Now obviously, there is already a movie adaptation of The Lovely Bones. I haven’t seen the movie, so I don’t know how good of an adaptation is actually is. My advice would be not to read the screenplay. I’m going to assume you’ve seen the movie, and that’s fine, but try not to think too much about the movie other than the ways in which you would do things differently. Just because the movie includes a particular scene, that doesn’t mean you have to. Keep your material fresh and decide whether you want to stick directly to the events of the book, or if you want to turn things around a little. Either way, don’t just copy the movie.
Once you’ve decided where you’re going with the script (your end goal), how you’re going to get there (what events will cover the story) and why you want to get there (will this be entertaining for the viewer?) then you can start writing.
Here are some links for further help, as I realise that my answer is more a discussion of adaptation rather than a direct how-to.
I hope this helps! Do let us know how you get on with writing your screenplay, and when you’re finished you can always submit it to be workshopped for free. Good luck!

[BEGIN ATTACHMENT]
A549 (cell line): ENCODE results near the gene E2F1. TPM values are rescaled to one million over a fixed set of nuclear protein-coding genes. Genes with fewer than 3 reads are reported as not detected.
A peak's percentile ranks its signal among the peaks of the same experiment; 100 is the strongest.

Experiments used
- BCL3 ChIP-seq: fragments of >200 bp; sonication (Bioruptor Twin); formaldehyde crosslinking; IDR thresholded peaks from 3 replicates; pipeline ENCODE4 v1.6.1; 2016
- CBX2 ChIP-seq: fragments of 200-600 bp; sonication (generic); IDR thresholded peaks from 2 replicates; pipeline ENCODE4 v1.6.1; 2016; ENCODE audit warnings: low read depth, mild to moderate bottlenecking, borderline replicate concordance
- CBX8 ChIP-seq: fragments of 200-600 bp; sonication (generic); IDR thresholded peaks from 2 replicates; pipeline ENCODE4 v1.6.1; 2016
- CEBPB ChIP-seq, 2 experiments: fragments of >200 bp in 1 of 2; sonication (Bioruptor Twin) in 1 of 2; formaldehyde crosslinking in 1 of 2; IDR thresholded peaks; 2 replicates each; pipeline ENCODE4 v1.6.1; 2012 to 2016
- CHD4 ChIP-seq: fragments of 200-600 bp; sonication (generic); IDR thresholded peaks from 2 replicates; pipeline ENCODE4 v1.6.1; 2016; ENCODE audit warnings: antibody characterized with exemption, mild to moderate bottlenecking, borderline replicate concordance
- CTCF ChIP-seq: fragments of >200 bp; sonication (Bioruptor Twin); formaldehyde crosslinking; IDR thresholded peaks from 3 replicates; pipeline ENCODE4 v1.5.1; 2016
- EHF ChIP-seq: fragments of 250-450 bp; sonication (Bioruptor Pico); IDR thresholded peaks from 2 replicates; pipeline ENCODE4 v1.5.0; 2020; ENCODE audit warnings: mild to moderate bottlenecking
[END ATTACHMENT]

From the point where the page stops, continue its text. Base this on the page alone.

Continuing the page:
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#this line out of context seems like an excerpt from the kinkiest fic your ever had the privilege of stumbling across#this like IN context also sounds like that#I’m sorry this is straight up the most sexually complex proposal ever heard in a so-called kids film#IN ANY FILM#i could write essays on the consent dynamics that this implies and the delicious world of possibilities it implies#for a grown up Sarah should she decide to revisit later on her own terms#(which is the only way Jareth would have it any way - hence the emphasis on her needed to choose)#(over and over and over)#left or right up or down stay or go take the crystal forget the baby look what I’m offering you#but none of it means a thing unless she chooses it#he’ll rig the game as far as he dares but when the message comes that the girl is at the gate on her way to get Toby#he’s genuinely scared - call out the guard! take the baby and hide it! - because he knows she is a danger#he’s an all powerful probably immortal wizard and king - but he knows that her choice is the pin that can undo him#KIDS MOVIE(harrietvane)
We the generation who grew up on this movie turned out to be an interesting bunch of people, let’s put it that way.
Mildly amused to see any images of Mr Bowie from this movie that manage to stay above his waist…
FUCK THE BABY i’m accepting that proposal